Judges more sensitive to children’s rights, says advocate
Since the publication of the Child Justice Guidelines, more judges are protecting the rights of youth who have become entangled with the law, noted Children's Advocate Diahann Gordon Harrison.
"We know that certainly from our own interface with the justice system, more judges are being proactive in the protection of children in their everyday management of cases," Gordon Harrison told The Gleaner earlier this week.
The Office of the Children's Advocate Child Justice Guidelines was launched in 2013, and
since then, stakeholders and practitioners have been applying the outlined recommendations.
"We started in a very modest way with the members of the Jamaica Constabulary Force, more in terms of regional caucuses, which would have exposed them to what the guidelines said and how they can apply it to children, who are either victims of crime or who are actually accused of committing a crime," explained Gordon Harrison.
"Then we upscale it quite a bit and we had very successful interventions with the Jamaica judiciary, whereby we interfaced with the Parish Court judges, Supreme Court judges and Court of Appeal judges, with financial support from UNICEF, in exposing them to the existence of the guidelines."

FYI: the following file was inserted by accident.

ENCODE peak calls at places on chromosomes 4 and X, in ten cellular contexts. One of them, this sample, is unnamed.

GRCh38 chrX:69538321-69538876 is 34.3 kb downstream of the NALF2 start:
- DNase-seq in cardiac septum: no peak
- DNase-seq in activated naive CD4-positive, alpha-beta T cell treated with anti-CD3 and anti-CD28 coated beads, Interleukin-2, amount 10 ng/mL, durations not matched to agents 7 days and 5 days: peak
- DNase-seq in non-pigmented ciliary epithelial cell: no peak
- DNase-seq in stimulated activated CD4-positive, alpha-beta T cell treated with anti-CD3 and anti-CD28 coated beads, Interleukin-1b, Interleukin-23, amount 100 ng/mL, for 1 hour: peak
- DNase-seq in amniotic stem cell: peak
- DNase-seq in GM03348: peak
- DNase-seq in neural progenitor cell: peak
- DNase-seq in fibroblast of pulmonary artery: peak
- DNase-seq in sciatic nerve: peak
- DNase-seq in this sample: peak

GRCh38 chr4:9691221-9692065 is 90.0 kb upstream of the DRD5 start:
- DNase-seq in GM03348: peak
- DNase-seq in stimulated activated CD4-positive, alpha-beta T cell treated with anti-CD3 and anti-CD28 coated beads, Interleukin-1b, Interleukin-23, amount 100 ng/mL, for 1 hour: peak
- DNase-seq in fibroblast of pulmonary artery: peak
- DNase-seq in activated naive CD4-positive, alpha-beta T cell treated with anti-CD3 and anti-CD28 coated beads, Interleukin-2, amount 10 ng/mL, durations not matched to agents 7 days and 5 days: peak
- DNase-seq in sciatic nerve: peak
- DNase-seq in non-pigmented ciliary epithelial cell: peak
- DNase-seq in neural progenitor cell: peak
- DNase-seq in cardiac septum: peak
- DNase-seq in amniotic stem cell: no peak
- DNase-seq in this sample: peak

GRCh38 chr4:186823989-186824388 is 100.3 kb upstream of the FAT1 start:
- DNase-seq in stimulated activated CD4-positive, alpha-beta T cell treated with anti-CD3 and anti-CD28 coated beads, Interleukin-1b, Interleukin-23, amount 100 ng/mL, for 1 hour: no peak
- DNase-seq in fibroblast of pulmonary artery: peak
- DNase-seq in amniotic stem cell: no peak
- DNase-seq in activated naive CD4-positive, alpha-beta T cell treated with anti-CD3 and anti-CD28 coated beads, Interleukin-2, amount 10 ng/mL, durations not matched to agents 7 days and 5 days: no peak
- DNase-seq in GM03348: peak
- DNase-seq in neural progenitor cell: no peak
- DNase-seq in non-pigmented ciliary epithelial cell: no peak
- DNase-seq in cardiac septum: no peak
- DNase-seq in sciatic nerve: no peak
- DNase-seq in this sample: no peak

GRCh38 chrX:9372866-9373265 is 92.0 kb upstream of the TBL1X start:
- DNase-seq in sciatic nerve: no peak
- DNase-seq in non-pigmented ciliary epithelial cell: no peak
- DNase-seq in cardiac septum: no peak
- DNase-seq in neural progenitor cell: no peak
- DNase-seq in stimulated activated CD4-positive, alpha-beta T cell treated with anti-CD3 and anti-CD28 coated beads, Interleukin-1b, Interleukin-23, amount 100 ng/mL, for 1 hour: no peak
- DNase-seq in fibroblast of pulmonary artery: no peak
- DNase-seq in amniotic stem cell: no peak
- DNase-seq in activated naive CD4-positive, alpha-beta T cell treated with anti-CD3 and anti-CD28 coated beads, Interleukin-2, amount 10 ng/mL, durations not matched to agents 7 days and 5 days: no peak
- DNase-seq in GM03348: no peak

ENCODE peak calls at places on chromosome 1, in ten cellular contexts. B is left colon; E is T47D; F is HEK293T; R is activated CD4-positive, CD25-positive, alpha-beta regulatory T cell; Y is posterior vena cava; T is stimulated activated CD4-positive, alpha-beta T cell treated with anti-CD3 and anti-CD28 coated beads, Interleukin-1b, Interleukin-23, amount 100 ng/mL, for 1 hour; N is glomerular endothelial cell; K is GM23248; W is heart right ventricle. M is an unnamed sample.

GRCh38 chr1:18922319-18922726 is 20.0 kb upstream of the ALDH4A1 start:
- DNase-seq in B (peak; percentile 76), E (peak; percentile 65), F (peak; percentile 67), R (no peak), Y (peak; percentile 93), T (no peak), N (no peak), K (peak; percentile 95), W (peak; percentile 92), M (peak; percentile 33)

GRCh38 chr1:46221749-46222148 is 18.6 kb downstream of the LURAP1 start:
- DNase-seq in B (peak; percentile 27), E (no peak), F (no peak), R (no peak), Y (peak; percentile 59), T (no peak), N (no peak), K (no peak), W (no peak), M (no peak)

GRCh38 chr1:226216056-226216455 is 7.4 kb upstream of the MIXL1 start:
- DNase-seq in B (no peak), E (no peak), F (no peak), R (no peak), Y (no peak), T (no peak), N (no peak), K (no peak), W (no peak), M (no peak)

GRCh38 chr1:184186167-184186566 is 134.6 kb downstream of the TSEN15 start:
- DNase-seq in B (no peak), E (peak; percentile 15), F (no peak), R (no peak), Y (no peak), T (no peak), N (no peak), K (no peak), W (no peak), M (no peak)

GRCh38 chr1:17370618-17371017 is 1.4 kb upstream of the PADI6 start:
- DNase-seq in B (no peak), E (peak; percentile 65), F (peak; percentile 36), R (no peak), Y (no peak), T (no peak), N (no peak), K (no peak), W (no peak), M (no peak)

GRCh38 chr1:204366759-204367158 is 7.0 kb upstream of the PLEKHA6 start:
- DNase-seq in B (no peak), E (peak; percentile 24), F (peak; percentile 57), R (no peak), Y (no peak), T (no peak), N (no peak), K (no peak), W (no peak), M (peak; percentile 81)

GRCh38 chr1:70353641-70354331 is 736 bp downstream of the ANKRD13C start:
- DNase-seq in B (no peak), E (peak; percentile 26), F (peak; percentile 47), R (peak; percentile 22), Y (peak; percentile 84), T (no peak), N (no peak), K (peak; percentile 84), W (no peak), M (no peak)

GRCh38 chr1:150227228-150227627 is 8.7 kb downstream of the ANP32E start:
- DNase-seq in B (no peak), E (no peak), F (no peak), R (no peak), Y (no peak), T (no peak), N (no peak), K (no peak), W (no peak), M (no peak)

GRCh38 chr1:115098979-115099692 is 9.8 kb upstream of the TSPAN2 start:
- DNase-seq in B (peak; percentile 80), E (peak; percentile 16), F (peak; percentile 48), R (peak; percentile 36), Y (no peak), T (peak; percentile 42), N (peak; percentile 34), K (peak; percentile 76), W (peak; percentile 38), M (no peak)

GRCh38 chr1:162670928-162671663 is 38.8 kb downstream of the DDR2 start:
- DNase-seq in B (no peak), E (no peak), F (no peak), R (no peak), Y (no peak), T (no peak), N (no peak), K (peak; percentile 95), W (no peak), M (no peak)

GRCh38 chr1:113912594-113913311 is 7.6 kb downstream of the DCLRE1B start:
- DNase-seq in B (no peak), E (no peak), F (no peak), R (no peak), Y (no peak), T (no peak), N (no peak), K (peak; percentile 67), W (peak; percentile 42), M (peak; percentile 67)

She added, "It is really just looking at practical ways that judges can deal with the appropriateness of how to manage the cases to ensure children's rights are not abridged or they are not uncomfortable with the criminal-justice process."
Gordon Harrison said that since that sensitisation exercise, especially with the judges, the Office of the Children's Advocate has been getting more referrals from the courts. She also noted that a specialist child attorney, who is aware of children's issues, is used to guide specific cases.
"We know that behaviour change takes time and we are doing monitoring and evaluation just to see the impact of the training on the criminal-justice system, and once those results are ready, we will share it," she noted.